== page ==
Twenty-nine other states, including North Carolina, New York, Texas, Pennsylvania and Louisiana, have realized significant savings by using this model for their Medicaid programs. Based on independent analyses, the Department of Healthcare and Family Services estimates the state will save $56 million in the first year by implementing the PCCM model in all state health programs but those that serve seniors and the blind.
Several parents whose children live without health care joined the Governor today to discuss the All Kids program. The Ascensio family of southwest suburban Romeoville is the picture of the “All-American” family. High school sweethearts who eventually married, Brian works at an engineering firm while wife Tiffany stays home to care for their three children. Their annual income of $63,000 is too high for them to qualify for state insurance, but they cannot secure private coverage for their 7-year old daughter Savannah because she has Interstitial Cystitis, a painful condition that requires $200 for a three-month supply of medication. Consequently, Savannah lives without health insurance, and the family has had to remove their children from after-school activities in order to pay for Savannah’s care.
Similarly, single parent Bianca Sanchez, from Chicago’s Southwest Side, described how she has struggled to care for Soledad, her 7-year old asthmatic daughter. An aide in a doctor’s office, Bianca’s annual salary of approximately $36,000 meant that she was caught in the middle -- ineligible for state-health insurance but unable to purchase private coverage. As a result, she is just scraping by in her effort to meet Soledad’s medical needs.
Evidence shows that in addition to lacking adequate medical care, children without health insurance are at a disadvantage in the classroom. For example:
· According to a Florida Healthy Kids Annual Report in 1997, children who do not have health coverage are 25% more likely to miss school.
· A California Health Status Assessment Project on children’s health published in 2002 found that children who recently enrolled in health care saw their attendance and performance improve by 68%.
· And a 2002 study in Vermont entitled Building Bridges to Healthy Kids and Better Students conducted by the Council of Chief State School Officers showed that children who started out without health insurance saw their reading scores more than double after getting health care.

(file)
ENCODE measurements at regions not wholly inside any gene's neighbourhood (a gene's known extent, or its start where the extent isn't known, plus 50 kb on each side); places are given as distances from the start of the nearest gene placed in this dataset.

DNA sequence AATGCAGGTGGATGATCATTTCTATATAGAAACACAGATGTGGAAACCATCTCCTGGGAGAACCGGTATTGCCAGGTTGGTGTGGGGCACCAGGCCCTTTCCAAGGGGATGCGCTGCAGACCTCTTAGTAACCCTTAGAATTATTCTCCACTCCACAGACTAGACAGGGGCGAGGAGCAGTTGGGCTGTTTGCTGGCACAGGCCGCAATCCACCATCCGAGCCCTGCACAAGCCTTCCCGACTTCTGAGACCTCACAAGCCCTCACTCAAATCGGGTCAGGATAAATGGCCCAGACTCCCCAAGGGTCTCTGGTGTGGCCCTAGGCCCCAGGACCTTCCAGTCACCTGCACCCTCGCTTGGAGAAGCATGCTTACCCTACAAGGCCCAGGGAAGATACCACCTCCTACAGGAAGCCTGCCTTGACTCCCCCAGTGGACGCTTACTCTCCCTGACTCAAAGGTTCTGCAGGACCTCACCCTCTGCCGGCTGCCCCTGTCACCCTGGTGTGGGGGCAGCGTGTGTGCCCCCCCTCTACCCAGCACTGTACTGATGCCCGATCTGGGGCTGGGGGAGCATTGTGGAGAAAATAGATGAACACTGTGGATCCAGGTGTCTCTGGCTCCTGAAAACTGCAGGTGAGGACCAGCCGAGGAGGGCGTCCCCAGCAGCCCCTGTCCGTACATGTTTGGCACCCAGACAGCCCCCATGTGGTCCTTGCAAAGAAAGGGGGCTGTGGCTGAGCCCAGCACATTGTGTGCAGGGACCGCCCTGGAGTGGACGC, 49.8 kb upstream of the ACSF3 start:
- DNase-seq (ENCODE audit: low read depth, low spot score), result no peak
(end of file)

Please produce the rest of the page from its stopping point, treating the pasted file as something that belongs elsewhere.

Research also provides strong economic reasons for insuring all children. Delayed treatment can result in more complex, more threatening and more expensive care later. While the uninsured pay approximately 35% of their medical bills out of pocket, more than 40% ends up being absorbed by those who do have health insurance in the form of higher premiums. According to a recent Families USA report, the cost of paying for the uninsured will add $1059 to the average family’s insurance premiums here in Illinois in 2005.
In addition, investing in health care can have a positive impact on local economies. Over the past five years, the health care industry has created nearly 40,000 new jobs in Illinois. Health care is the second-fastest growing industry in the state, and one of the fastest in the nation.
“We know providing every child with health coverage will mean better attendance and performance in our schools. We know it will reduce the pressure on insurance premiums. We also know it can boost our local economies and improve productivity in the workplace. But more than any of these things, giving every child the chance to grow up healthy is the right thing to do. And I’m proud that we have a chance to make that goal a reality for hard working families like the Ascensios, the Sanchezes and thousands of others,” the Governor concluded.
More information about All Kids is available online at www.allkidscovered.com.